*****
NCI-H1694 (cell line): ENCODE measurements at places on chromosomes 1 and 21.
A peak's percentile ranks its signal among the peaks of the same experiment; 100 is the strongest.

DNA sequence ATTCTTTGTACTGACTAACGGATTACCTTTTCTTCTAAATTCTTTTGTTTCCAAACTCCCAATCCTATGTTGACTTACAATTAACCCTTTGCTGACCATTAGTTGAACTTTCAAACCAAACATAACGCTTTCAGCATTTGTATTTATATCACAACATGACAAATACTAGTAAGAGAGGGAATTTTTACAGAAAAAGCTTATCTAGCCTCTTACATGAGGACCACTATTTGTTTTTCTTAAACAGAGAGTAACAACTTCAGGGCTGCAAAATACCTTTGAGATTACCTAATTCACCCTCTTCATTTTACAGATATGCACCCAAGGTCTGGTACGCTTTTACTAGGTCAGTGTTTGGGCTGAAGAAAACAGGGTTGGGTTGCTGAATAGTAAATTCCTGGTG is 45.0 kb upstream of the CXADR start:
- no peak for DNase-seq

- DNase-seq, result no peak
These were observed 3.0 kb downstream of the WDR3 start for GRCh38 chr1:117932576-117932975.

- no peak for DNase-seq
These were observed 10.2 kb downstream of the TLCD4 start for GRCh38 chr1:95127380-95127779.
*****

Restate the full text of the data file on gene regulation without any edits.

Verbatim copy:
NCI-H1694 (cell line): ENCODE measurements at places on chromosomes 1 and 21.
A peak's percentile ranks its signal among the peaks of the same experiment; 100 is the strongest.

DNA sequence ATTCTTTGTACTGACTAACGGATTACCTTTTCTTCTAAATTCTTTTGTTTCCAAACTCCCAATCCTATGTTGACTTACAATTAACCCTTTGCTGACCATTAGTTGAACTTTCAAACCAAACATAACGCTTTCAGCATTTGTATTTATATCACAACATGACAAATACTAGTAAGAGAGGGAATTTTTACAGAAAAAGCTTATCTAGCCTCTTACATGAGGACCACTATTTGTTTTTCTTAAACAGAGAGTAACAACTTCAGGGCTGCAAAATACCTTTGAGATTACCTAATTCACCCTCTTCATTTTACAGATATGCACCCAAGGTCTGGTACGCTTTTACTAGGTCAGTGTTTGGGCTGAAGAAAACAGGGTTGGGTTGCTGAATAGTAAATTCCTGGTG is 45.0 kb upstream of the CXADR start:
- no peak for DNase-seq

- DNase-seq, result no peak
These were observed 3.0 kb downstream of the WDR3 start for GRCh38 chr1:117932576-117932975.

- no peak for DNase-seq
These were observed 10.2 kb downstream of the TLCD4 start for GRCh38 chr1:95127380-95127779.